Visit Wizarding World of Harry Potter First-hand

Fire-spewing dragon above Gringotts Bank

I’d wanted to visit Wizarding World of Harry Potter first-hand for years, ever since my own grandchildren reported their delight with the adventure. So I have to confess to a total cave on how to entertain myself while everyone else visits Florida theme parks. When day six of the family reunion dawned, I was excited to head out to Universal Studios with the rest of the family.

The Wizarding World of Harry Potter

My initial impression was one of realized fantasy. The enormous castle looming up over everything gave me a sense of eager anticipation along with a little foreboding — perfect evocations for a magical world. Framed pictures on the wall suddenly speak their opinions, just like in the books. The architecture defies all known standards for Muggle world buildings. In fact, it’s hard to know for sure what’s up and what’s down in a world with no plumb lines. In this magic system everything I saw, did, and felt was consistent with my imagination.

We poked around in the strange little shops and found amazing things we didn’t know existed. Fantastic dresses, cloaks, and hoods. Strange foods such as the Every Flavor jelly beans, and drinks of every imaginable taste. Wands that are sold with a demonstration of compatibility to the individual purchaser–and available in an amazing array of shapes, sizes, and composition. Broomsticks shaped for riding. Everywhere the unexpected.

JK Rowling, author of the Harry Potter books, visited  the summer of 2010 for the grand opening of the theme park. She compared the breadth of The Wizarding World of Harry Potter with the partialness of a film set where the enchantment necessarily “dissolves into scaffolding and lighting.” She said of her theme park experience, “The completeness of the vision is wondrous. It’s really breath-taking here.” And I couldn’t agree more.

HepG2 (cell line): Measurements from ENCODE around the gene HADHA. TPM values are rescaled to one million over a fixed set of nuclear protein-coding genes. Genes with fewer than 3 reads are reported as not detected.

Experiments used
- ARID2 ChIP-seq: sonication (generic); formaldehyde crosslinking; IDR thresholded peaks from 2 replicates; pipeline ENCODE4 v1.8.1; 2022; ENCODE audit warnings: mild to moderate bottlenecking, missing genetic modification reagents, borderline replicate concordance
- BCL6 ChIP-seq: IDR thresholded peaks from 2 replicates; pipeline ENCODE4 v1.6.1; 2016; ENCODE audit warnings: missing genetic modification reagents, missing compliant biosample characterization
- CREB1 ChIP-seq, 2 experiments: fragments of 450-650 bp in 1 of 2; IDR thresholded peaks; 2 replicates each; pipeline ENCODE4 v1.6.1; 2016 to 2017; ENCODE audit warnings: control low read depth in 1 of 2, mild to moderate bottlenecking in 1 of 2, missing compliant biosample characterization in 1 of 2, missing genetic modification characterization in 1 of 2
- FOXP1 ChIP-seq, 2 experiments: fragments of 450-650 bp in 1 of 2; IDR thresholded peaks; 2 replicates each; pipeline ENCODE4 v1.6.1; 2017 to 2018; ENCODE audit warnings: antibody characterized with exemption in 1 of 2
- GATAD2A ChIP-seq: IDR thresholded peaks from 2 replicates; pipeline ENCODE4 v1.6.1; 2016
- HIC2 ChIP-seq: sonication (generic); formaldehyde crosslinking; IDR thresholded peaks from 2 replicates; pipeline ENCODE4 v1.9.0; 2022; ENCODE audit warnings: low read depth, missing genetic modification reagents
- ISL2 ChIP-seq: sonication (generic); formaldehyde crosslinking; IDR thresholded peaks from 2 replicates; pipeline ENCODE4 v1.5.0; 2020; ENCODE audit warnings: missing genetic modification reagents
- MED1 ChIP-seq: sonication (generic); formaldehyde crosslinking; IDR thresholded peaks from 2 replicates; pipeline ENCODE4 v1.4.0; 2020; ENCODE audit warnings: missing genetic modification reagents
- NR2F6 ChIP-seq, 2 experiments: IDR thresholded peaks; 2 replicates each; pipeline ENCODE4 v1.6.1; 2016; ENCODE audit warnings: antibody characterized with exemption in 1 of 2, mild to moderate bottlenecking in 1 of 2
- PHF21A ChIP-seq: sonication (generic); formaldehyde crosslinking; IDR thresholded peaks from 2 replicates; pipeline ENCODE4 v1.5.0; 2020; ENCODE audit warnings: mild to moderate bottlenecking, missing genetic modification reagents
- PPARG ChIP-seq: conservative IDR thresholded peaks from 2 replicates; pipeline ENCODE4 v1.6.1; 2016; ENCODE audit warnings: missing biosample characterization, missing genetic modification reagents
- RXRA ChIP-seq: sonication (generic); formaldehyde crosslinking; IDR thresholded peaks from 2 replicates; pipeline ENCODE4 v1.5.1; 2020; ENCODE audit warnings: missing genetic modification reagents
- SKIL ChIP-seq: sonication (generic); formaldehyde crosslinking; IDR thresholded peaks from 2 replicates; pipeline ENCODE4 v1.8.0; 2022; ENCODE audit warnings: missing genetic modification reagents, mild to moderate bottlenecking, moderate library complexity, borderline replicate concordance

The Leaky Cauldron

Leaky Cauldron ceiling view

Leaky Cauldron ceiling view

We had supper at the Leaky Cauldron. I happen to like British pub food and found this mostly an agreeable version. By the way, I really like Butter Beer. Expensive at the park, but delicious! The photo gives you a ceiling view. Maybe fifty feet high? It’s hard to tell. But the ceiling height relieves any sense of crowding in the dining area, despite people lining the sides of the long tables stretching from one end of the room to the other.

When members of the movie cast visited The Wizarding World of Harry Potter (summer 2010), Daniel Radcliffe said, “There’s never a moment when the illusion is broken. . . I was amazed by the place . . . it was fantastic.” Eight years later, I have the same impression.

The photos above have been cropped to above crowd-height. I hope you can still appreciate the buildings as towering, other-worldly structures. But hundreds of heads in a photo sort of kill the ambience. The Wizarding World of Harry Potter spans two different parks, so you have to buy tickets to both. Visitors can access the Hogsmeade section and the Diagon Alley section via the park train. Hogwarts Express Train shuttles muggles and wizards alike through a simulated English countryside between the two stations, King’s Cross and Hogsmeade.

When I taught the first book in the series at my university (over many semesters), my students and I acclaimed JK Rowling (along with the rest of the western world), for her phenomenal mythic imagination. I think they’d agree with me that this Florida  theme park did about everything possible to achieve the essence of the books. I’d like to visit again soon. (I can’t believe I just wrote that about an amusement park!)

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